After another 45 minutes of reenacting the radar jamming scene in Spaceballs, we taxied out to the runway. We stopped. We waited. At this point it was after midnight. We'd been on two different planes in five hours. The roads were shut down, everything would be closed until Saturday, and we hadn't gone shopping in weeks, prepping for the vacation. The intercom came on, broadcasting dead air through the cabin. Then a sigh. “Yeah, we're getting the same error we got on the other plane, ladies and gentlemen. It's just not going to happen tonight. I'm sorry.”
We all groaned. Now what were we going to do? The plane rolled back to the terminal and we all de-boarded. Through the windows of the airport, billions of snowflakes looked back at us, probably with high-pitched giggles, but those were drowned out by the howling of the 70mph winds.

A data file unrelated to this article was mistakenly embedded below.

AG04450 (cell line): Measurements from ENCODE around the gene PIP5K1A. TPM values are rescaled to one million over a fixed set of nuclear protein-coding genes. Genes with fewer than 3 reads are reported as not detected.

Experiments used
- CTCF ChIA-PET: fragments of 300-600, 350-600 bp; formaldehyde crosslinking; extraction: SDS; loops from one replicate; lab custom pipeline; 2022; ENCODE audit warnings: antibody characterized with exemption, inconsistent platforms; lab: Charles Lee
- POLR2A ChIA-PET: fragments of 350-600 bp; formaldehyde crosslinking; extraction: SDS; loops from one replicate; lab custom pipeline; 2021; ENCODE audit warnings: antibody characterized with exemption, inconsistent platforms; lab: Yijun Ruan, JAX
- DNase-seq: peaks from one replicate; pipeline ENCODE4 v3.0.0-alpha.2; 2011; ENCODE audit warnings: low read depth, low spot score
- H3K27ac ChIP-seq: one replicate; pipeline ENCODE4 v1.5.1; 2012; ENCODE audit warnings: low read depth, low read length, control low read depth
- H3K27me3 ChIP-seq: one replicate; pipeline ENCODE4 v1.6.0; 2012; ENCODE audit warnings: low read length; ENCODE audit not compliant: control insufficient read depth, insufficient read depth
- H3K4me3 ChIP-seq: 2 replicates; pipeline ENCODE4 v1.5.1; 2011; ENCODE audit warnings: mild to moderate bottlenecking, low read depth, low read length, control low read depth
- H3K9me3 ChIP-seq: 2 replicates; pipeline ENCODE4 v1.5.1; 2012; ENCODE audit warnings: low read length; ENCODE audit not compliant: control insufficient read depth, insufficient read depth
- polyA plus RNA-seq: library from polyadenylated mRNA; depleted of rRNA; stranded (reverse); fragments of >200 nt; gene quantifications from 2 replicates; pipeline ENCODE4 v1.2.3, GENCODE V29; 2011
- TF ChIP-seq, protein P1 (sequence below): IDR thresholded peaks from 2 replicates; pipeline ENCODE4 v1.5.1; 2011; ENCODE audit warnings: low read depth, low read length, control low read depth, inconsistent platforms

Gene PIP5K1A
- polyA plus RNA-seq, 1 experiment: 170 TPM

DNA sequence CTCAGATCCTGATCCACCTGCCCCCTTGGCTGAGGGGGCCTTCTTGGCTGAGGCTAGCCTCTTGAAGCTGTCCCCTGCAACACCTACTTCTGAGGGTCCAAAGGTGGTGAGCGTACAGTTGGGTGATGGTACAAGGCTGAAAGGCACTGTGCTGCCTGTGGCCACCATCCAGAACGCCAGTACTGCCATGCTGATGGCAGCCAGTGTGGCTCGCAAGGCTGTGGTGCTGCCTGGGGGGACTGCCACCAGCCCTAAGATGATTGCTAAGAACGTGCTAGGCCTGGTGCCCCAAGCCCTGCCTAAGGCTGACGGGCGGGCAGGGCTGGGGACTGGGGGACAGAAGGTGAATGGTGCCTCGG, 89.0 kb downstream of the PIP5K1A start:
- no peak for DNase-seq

On the way to baggage claim, a few of the airport employees handed out vouchers for free cabs. We'd all have to go home. The airport was closing because everything was canceled, and the nearby hotels were all full of people whose flights had been canceled hours ago. Steph and I grabbed our suitcase and headed to the door where the cab lane is usually three cars deep, all trying to usher you in to bring you to your destination.